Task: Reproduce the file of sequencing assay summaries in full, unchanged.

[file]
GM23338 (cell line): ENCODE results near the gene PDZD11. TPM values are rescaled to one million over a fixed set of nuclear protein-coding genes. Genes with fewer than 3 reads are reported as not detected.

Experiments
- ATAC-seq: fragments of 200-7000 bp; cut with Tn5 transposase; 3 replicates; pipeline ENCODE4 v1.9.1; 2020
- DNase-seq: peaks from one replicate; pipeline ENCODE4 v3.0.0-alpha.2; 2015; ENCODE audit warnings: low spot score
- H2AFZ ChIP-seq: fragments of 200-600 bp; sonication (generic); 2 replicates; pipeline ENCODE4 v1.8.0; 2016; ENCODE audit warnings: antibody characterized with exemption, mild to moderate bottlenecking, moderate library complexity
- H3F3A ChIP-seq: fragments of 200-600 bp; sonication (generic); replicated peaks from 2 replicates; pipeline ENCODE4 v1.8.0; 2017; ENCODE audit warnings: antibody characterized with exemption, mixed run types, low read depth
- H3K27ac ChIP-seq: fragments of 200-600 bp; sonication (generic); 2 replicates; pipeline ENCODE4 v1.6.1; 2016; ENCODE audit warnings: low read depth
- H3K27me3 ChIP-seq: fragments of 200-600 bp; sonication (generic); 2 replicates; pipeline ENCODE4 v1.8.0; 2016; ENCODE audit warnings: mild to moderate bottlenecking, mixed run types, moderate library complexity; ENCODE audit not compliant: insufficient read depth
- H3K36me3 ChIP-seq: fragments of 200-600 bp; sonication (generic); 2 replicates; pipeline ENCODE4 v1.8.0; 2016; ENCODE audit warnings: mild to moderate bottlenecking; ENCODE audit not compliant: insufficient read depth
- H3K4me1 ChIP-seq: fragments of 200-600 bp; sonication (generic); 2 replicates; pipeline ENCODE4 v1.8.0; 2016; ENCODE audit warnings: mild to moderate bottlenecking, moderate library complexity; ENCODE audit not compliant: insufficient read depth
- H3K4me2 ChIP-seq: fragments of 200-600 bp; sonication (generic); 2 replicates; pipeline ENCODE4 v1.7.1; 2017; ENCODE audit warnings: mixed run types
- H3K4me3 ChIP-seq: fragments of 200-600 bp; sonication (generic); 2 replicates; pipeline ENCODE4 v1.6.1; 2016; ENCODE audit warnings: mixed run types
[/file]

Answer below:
GM23338 (cell line): ENCODE results near the gene PDZD11. TPM values are rescaled to one million over a fixed set of nuclear protein-coding genes. Genes with fewer than 3 reads are reported as not detected.

Experiments
- ATAC-seq: fragments of 200-7000 bp; cut with Tn5 transposase; 3 replicates; pipeline ENCODE4 v1.9.1; 2020
- DNase-seq: peaks from one replicate; pipeline ENCODE4 v3.0.0-alpha.2; 2015; ENCODE audit warnings: low spot score
- H2AFZ ChIP-seq: fragments of 200-600 bp; sonication (generic); 2 replicates; pipeline ENCODE4 v1.8.0; 2016; ENCODE audit warnings: antibody characterized with exemption, mild to moderate bottlenecking, moderate library complexity
- H3F3A ChIP-seq: fragments of 200-600 bp; sonication (generic); replicated peaks from 2 replicates; pipeline ENCODE4 v1.8.0; 2017; ENCODE audit warnings: antibody characterized with exemption, mixed run types, low read depth
- H3K27ac ChIP-seq: fragments of 200-600 bp; sonication (generic); 2 replicates; pipeline ENCODE4 v1.6.1; 2016; ENCODE audit warnings: low read depth
- H3K27me3 ChIP-seq: fragments of 200-600 bp; sonication (generic); 2 replicates; pipeline ENCODE4 v1.8.0; 2016; ENCODE audit warnings: mild to moderate bottlenecking, mixed run types, moderate library complexity; ENCODE audit not compliant: insufficient read depth
- H3K36me3 ChIP-seq: fragments of 200-600 bp; sonication (generic); 2 replicates; pipeline ENCODE4 v1.8.0; 2016; ENCODE audit warnings: mild to moderate bottlenecking; ENCODE audit not compliant: insufficient read depth
- H3K4me1 ChIP-seq: fragments of 200-600 bp; sonication (generic); 2 replicates; pipeline ENCODE4 v1.8.0; 2016; ENCODE audit warnings: mild to moderate bottlenecking, moderate library complexity; ENCODE audit not compliant: insufficient read depth
- H3K4me2 ChIP-seq: fragments of 200-600 bp; sonication (generic); 2 replicates; pipeline ENCODE4 v1.7.1; 2017; ENCODE audit warnings: mixed run types
- H3K4me3 ChIP-seq: fragments of 200-600 bp; sonication (generic); 2 replicates; pipeline ENCODE4 v1.6.1; 2016; ENCODE audit warnings: mixed run types